Have you ever seen first responders (Fire Fighters, Policeman, Ambos) arrive at a scene of calamity. They walk, talk slowly and quietly and exude a clam and professional approach.

Relief Teachers are an unknown entity in most classrooms. Starting the day calmly sends a professional massage to the students. Feel free to chant some Buddhist mantra, or do a few Tia Chi exercises or simply take a big breath.

But do them in PRIVATE.

Quality teaching starts and ends with calmness. If you want to control Unruly students, you must be calm.


2. Be Pleasant

Be respectful in your tone, even if you have to combat the classroom turkeys.

Don't take yourself too seriously. Laugh and smile if appropriate. Be a real person and appreciate the humour of the situation.

Schools and classrooms are people places. While some days you might feel like you are in a zoo, you really don't need to assume the role of an animal tamer. Be pleasant.


3. Share and Connect

People connect by sharing snippets or stories. In no way should you do the "Facebook thing" and share every personal detail with your class. However, you will become less hated if students develop some empathy towards you as a person.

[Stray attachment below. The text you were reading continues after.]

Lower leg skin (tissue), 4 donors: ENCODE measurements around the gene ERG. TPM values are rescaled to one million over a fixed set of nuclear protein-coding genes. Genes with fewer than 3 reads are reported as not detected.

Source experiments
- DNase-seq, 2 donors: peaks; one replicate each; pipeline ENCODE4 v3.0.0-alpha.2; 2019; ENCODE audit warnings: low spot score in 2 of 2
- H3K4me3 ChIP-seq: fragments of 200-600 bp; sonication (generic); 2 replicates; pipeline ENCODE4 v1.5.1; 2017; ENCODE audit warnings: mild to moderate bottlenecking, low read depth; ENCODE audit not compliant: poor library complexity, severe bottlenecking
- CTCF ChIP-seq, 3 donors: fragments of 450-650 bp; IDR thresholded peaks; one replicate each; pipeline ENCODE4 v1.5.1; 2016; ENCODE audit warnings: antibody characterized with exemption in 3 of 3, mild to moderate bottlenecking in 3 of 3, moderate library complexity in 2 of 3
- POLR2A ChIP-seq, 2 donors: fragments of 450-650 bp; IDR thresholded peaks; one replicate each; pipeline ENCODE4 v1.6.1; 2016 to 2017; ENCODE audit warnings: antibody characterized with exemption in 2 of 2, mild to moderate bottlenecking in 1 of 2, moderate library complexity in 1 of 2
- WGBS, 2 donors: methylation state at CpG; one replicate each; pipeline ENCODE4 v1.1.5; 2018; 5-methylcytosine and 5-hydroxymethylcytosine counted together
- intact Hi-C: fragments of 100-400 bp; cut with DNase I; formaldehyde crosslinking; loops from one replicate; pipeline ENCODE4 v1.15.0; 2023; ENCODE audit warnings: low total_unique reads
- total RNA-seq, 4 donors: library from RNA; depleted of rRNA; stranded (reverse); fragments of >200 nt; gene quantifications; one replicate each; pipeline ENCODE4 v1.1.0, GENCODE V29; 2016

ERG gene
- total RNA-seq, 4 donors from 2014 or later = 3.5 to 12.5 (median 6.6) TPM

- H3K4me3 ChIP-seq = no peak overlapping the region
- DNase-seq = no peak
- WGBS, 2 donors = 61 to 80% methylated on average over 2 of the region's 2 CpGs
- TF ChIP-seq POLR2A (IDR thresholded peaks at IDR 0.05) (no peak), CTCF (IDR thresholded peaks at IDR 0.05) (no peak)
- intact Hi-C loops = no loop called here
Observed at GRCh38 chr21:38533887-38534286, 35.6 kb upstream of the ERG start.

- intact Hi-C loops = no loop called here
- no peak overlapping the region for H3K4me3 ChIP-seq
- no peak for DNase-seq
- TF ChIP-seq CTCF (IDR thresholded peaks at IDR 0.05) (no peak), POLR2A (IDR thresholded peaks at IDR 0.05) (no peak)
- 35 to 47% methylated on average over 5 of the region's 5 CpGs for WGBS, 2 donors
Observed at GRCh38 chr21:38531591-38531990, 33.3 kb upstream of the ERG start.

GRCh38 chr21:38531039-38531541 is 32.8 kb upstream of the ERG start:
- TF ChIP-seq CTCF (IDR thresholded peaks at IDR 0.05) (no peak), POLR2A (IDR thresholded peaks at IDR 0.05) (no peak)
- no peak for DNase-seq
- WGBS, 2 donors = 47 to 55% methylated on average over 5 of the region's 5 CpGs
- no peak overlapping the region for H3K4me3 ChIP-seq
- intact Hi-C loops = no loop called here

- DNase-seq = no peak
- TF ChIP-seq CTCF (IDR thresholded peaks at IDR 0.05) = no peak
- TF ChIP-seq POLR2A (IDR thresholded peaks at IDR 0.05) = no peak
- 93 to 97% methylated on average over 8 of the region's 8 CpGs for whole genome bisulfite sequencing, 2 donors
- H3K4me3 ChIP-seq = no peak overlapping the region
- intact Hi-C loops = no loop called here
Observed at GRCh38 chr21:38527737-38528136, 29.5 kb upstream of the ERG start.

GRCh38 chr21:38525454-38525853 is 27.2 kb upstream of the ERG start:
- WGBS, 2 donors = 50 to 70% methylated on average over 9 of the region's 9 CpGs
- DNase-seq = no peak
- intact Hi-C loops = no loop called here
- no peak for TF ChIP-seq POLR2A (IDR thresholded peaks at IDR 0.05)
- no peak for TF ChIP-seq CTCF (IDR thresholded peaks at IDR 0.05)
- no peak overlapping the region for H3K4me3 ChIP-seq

This can be a slippery road so never share anything you wouldn't share on the ABC news report.

Talk about your pets, gardens, favourite sports and encourage students to share as well.

Personal anecdotes about events that enhance a concept within and relevant to the class work develops personal connections.


4. Focus on Learning

Don't forget, you are a teacher first.

You want your plumber to fix up your taps and your electrician to connect up your power points. It would be a little creepy if they offered to cook you a cake.

Seriously, even the dipsticks in the class understand that you are at the front of the room to teach. Surprisingly even unruly students  appreciate quality teaching.

Make everything about teaching. If you are doing an activity without a focus, like some of the sheet work which may be offered to you by the classroom teacher, you are wasting time. The students will hate you.


5. Own the Classroom

Don't apologise for being in the classroom and don't feel like an outsider. Take ownership of the classroom while you are there. Be the boss. Be the gate keeper.

Nothing creates unnecessary tension than a relief teacher who won't make a decision.  You may have a teaching program better than that offered by the class teacher. Use it.

Own the classroom and be the boss. Never criticise the classroom teacher but let the students know you care enough to make decisions.

Have A Crisis Management Plan


Quality Teaching Crisis Management

Quite often you will need to be the first responder in a crisis situation.

This is especially certain if the situation jeopardises the safety of others.

Every crisis is different.

Crisis management calls for a substantiated process of action. Develop a crisis management plan for all of these types of situation.

If you don't have one, use mine.

How to You Stack Up?

Would you Like Solutions to Your Classroom Problems?